West Chester artist Horace Pippin is subject of major retrospective
● By J. Chambless
Horace Pippin's 'Harmonizing' (1944)
“Horace Pippin: The Way I See It,” a major exhibition of more than 65 paintings assembled from museums and private collections across the United States, opens on April 25 at the Brandywine River Museum of Art in Chadds Ford.
One of the leading figures of 20th-century art, Horace Pippin (1888-1946) is known for his bold, colorful and expressive paintings of family life, history, religion and war. This will be the only venue for this exhibition.
Pippin was born in West Chester, less than 10 miles from the Brandywine, but grew up in Goshen, N.Y. He eventually returned to West Chester in 1920, after serving in World War I as part of the renowned African-American regiment known as the "Harlem Hellfighters." Despite a war injury that severely limited the use of his right arm, Pippin created an illustrated journal of his war experience on his return home, and by 1930 had begun teaching himself to paint in oil, using his left arm as a support for his right hand.
Pippin painted in relative obscurity during most of the 1930s.Though his work was known to his neighbors and sometimes displayed in local businesses, it was not until 1937 that his paintings gained wider public recognition when he exhibited two works at the Chester County Art Association's annual exhibition. Awarded a special mention by N.C. Wyeth, who was judging the show and helped ensure that Pippin's paintings were shown prominently, Pippin immediately garnered local press attention.
Wyeth also persuaded the art critic and collector Christian Brinton to arrange for Pippin to have a solo exhibition at the West Chester Community Center, where the artist showed ten oils and seven burnt-wood panels.
Pippin was quickly embraced nationally by museums, galleries, critics and collectors who valued the self-taught artist's style, characterized in his time as "primitive" or "naïve" for its perceived pureness of expression. Patrons ranged from Albert Barnes and Edith Halpert to Hollywood figures such as Charles Laughton and Edward G. Robinson.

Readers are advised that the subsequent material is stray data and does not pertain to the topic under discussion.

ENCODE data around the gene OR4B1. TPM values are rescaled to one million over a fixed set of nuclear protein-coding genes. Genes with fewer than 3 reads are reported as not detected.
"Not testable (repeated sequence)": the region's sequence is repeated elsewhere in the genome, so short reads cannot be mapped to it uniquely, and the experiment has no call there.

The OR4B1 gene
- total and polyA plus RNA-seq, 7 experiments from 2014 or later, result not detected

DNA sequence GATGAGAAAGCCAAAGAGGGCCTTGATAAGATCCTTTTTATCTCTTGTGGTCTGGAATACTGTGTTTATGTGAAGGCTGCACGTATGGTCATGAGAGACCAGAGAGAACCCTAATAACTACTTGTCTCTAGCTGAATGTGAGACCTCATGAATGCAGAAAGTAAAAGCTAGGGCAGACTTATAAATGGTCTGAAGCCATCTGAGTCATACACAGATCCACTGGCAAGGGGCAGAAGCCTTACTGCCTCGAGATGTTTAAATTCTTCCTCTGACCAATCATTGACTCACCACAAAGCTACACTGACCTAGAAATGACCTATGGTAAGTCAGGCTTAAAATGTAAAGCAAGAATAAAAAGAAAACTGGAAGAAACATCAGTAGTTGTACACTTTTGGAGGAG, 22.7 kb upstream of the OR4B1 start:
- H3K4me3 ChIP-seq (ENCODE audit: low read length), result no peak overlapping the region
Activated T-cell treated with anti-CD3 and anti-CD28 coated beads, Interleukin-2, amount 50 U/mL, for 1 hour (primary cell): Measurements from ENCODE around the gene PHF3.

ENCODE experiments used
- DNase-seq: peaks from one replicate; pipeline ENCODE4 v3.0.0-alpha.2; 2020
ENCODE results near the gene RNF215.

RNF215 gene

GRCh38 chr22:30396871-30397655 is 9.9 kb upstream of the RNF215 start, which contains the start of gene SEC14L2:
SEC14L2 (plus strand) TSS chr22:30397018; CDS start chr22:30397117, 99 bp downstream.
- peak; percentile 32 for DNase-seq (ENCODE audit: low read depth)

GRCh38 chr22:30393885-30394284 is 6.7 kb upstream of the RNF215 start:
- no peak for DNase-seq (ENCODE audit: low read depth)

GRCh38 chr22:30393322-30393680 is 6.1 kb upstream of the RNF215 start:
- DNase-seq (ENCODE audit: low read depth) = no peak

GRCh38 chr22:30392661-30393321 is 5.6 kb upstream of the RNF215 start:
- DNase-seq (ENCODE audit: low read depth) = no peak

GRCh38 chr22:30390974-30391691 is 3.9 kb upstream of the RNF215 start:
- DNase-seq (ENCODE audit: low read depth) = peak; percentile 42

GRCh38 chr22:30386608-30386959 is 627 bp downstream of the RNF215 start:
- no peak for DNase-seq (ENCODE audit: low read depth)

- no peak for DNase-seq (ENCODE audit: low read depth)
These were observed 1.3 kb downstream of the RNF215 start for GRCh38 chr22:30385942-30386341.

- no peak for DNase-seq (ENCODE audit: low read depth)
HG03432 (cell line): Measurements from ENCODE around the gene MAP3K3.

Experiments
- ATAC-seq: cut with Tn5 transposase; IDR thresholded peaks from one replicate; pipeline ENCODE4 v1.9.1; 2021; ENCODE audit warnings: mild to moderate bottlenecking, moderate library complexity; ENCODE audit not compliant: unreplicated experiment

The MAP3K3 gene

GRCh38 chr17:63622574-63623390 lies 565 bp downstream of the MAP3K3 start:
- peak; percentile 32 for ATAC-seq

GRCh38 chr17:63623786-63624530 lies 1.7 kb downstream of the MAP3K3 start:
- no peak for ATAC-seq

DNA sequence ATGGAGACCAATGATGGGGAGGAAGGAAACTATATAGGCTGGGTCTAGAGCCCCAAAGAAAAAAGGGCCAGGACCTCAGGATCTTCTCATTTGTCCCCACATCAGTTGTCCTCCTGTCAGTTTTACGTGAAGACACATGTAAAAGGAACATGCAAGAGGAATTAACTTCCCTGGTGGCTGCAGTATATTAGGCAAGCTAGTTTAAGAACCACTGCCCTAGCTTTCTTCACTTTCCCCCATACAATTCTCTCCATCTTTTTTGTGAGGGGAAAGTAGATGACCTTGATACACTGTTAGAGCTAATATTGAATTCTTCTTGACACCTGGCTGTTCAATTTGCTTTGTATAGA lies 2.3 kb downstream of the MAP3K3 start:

Among the works in the exhibition is “The End of the War: Starting Home” (1930-33), a seminal work representing the horrors of a war that Pippin would later say "brought out all the art in me." A muted palette with bursts of red evokes the sense of desolation amidst the chaos of battle. It is Pippin's first known oil painting, demonstrating his early method of building layer upon layer of pigment in an almost sculptural manner.
Pippin was an astute observer and well-informed about the subjects he undertook – especially history. He completed two major series with historical themes, one on the life of the abolitionist John Brown, and the other on Abraham Lincoln. “John Brown Going to His Hanging” (1942) is one of Pippin's most visually and emotionally engaging paintings. Brown is portrayed at the center, sitting atop his coffin while being driven to the gallows. While the crowd looks on, a figure to the far right stares out from the painting, representing Pippin's mother, who was said to have witnessed the event.
Pippin's art is highly personal, and he often drew upon his own life as subject matter. In “Interior” (1944), a family is together in the same room, yet each member seems lost in their own world. Pippin juxtaposes bold outlines, brilliant passages of color and nuanced texture and pattern in this candid portrayal of family life.
He also created several paintings that depicted everyday life in West Chester. A particularly captivating example is “Harmonizing” (1944), which portrays an a cappella quartet singing on a street corner. Within this townscape, Pippin focuses attention on the singers by contrasting them and their brilliantly colored clothing against the stark pattern of the fence, over which a church steeple seems to survey the scene.
Religious themes also held particular significance for Pippin. Among the most compelling is the theme of the Holy Mountain, on which he created four paintings from 1944 through 1946. Inspired in part by Edward Hicks's “Peaceable Kingdom” series, Pippin focused on the Old Testament text by Isaiah that told of God's founding of his city on the Holy Mountain. Pippin's interpretation, however, goes beyond the biblical into a reflection on the nature of war, peace and racial injustice, with Pippin tying the biblical passage to historical and contemporary events.
“Horace Pippin: The Way I See It” will be accompanied by a fully illustrated catalogue featuring essays by exhibition curator Audrey Lewis, and guest authors Judith Dolkart, Jacqueline Francis, Kerry James Marshall, Anne Monahan, and Edward Puchner. It will be available in the museum shop and online at brandywine.org.
The Brandywine River Museum of Art (Route 1, Chadds Ford) is open daily from 9:30 a.m. to 4:30 p.m. Admission is $15 for adults; $10 for seniors; $6 for students and children ages 6 to 12; free for children age 5 and younger, and Brandywine Conservancy & Museum of Art members. Admission is free on Sundays from 9:30 a.m. to noon (except on May 24, during the annual Antiques Show).